“Political Theology and the Substance of Civil Religion,” by Art Remillard
In 1989, sociologist James Mathisen argued that the discussion of American civil religion peaked in the early 1980s, and sharply declined thereafter. He suspected that it would soon be a relic, fondly remembered but rarely used. After all, Robert Bellah’s 1985 Habits of the Heart lacked any direct mention of civil religion. Bellah responded to Mathisen, explaining that he stopped using the term because he was tired of quibbling over definitions. He insisted that his recent scholarship had remained “very much concerned with the same substantive issues as my writings on civil religion” (Sociological Analysis 50.2).
Indeed, the discussion of civil religion is alive and well today, despite prognostications to the contrary. In recent years, some scholars have employed the term (see: Harry Stout, Upon the Altar of the Nation), while others have concentrated on its “substance.” In the latter group, we find Mark Lilla’s forthcoming, The Stillborn God: Religion, Politics and the Modern West. An essay adapted from the book appears in a recent edition of the New York Times Magazine. Lilla gives a philosophical history of “political theology,” then explains how the “Great Separation” of politics and religion as imagined by Enlightenment philosophers has failed to materialize. He elaborates,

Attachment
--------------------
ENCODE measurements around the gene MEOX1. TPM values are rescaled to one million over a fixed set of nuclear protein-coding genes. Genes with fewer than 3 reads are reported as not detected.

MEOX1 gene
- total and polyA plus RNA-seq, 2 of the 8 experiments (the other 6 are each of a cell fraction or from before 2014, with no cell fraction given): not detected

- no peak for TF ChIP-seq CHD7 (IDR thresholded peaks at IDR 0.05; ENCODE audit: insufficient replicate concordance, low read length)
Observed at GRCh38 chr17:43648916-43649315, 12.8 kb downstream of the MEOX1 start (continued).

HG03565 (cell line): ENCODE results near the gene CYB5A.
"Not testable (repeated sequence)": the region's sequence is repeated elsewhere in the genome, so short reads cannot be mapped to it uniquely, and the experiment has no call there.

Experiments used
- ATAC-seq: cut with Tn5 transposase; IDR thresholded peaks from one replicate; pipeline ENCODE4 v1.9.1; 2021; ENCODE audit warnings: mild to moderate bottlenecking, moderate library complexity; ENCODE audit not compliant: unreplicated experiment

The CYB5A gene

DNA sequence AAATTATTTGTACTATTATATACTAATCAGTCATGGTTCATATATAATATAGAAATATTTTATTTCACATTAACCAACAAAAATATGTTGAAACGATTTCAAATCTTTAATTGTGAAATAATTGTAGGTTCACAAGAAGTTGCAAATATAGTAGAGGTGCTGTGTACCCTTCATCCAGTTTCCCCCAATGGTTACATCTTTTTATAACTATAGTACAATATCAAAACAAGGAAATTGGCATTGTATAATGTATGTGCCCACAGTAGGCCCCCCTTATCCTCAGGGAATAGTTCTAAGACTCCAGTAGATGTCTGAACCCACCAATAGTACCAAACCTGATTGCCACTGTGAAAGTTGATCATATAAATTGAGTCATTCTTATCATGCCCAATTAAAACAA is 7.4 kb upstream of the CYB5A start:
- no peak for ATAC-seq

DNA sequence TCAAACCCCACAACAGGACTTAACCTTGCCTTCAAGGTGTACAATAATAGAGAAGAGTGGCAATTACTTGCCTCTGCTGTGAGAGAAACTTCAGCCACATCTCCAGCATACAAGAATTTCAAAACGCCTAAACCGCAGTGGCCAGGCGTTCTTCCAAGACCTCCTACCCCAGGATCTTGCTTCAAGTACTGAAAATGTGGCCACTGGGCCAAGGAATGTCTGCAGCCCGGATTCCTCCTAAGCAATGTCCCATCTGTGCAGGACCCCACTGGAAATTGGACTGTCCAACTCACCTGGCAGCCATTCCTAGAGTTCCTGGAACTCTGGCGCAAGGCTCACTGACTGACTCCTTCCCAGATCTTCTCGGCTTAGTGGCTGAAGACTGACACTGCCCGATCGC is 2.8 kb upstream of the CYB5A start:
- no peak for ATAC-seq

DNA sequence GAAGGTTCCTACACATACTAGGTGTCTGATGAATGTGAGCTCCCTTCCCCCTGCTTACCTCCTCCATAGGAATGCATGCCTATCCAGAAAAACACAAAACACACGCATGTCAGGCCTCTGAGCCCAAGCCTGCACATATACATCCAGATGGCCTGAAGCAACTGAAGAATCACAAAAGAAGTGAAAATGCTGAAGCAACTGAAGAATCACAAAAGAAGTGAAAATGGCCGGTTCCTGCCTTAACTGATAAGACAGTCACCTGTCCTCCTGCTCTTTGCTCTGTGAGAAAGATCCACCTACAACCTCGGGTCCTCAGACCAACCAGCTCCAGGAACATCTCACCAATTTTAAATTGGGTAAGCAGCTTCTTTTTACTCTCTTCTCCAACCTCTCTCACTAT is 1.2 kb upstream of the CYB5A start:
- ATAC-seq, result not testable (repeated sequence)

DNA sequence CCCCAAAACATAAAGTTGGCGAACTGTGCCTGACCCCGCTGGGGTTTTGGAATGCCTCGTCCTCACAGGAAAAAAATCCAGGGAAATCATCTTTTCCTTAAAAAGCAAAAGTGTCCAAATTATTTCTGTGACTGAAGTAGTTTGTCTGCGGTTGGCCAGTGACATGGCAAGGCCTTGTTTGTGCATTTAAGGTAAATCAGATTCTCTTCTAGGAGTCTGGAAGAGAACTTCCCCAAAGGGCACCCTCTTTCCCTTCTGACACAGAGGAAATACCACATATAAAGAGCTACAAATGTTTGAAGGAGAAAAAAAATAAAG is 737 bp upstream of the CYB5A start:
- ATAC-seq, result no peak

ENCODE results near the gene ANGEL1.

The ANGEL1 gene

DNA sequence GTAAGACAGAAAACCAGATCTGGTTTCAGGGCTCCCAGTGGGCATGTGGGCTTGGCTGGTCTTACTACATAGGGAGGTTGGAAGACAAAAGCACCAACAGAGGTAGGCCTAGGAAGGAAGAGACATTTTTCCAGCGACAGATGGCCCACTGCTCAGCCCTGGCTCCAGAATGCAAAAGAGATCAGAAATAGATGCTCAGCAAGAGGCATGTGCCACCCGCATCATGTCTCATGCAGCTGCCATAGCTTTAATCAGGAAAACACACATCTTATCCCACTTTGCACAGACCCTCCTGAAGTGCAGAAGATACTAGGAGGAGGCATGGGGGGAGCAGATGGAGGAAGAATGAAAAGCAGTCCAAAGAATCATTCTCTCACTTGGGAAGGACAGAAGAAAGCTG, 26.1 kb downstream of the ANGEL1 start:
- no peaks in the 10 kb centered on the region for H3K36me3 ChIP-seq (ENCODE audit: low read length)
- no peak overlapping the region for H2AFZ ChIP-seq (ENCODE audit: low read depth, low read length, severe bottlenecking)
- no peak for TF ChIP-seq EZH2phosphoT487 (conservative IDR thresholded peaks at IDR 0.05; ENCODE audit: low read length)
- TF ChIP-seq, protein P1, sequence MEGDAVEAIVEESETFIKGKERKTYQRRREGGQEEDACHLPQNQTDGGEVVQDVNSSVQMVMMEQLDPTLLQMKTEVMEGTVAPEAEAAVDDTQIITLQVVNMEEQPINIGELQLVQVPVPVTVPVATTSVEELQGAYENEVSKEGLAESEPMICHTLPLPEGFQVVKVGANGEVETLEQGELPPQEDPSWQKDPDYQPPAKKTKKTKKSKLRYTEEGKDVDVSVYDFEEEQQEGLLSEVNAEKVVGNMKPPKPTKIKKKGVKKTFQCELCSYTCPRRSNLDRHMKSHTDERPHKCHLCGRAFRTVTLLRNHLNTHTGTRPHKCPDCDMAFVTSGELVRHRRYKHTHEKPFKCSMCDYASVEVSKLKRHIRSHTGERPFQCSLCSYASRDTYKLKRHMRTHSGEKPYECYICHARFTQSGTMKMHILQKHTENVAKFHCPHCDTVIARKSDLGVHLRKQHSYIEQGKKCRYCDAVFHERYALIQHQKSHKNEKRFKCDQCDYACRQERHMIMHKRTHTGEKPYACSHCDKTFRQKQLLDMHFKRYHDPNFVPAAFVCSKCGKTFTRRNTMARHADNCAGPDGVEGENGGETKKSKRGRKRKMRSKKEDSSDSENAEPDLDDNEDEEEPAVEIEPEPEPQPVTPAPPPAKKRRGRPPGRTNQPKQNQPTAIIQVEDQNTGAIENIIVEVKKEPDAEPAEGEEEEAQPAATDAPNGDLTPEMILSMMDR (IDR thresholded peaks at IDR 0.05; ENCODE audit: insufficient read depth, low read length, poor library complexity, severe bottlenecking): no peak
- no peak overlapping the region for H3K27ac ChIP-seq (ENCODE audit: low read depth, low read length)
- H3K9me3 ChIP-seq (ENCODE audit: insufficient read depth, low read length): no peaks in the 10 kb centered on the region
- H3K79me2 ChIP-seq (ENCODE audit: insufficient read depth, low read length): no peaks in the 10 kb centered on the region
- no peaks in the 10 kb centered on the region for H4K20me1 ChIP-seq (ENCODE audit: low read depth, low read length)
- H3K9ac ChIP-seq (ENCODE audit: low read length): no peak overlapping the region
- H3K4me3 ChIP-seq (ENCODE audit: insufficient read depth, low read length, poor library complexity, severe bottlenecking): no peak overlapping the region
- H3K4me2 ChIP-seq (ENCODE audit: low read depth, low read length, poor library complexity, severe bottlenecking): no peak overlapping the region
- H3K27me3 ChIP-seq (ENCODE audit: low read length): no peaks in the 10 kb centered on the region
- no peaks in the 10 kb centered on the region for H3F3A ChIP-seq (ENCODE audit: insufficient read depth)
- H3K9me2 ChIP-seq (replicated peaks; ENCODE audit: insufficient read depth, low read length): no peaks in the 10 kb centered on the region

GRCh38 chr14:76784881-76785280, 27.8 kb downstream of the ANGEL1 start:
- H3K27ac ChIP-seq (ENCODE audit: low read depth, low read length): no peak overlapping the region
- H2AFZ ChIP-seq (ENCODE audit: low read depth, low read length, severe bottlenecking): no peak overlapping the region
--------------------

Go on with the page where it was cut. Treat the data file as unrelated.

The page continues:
“The revival of political theology in the modern West is a humbling story. It reminds us that this way of thinking is not the preserve of any one culture or religion, nor does it belong solely to the past. It is an age-old habit of mind that can be reacquired by anyone who begins looking to the divine nexus of God, man and world to reveal the legitimate political order. This story also reminds us how political theology can be adapted to circumstances and reassert itself, even in the face of seemingly irresistible forces like modernization, secularization and democratization.”
This is a very compelling article, well worth the read. It will likely make readers think about current political dilemmas, and the religious “substance” therein.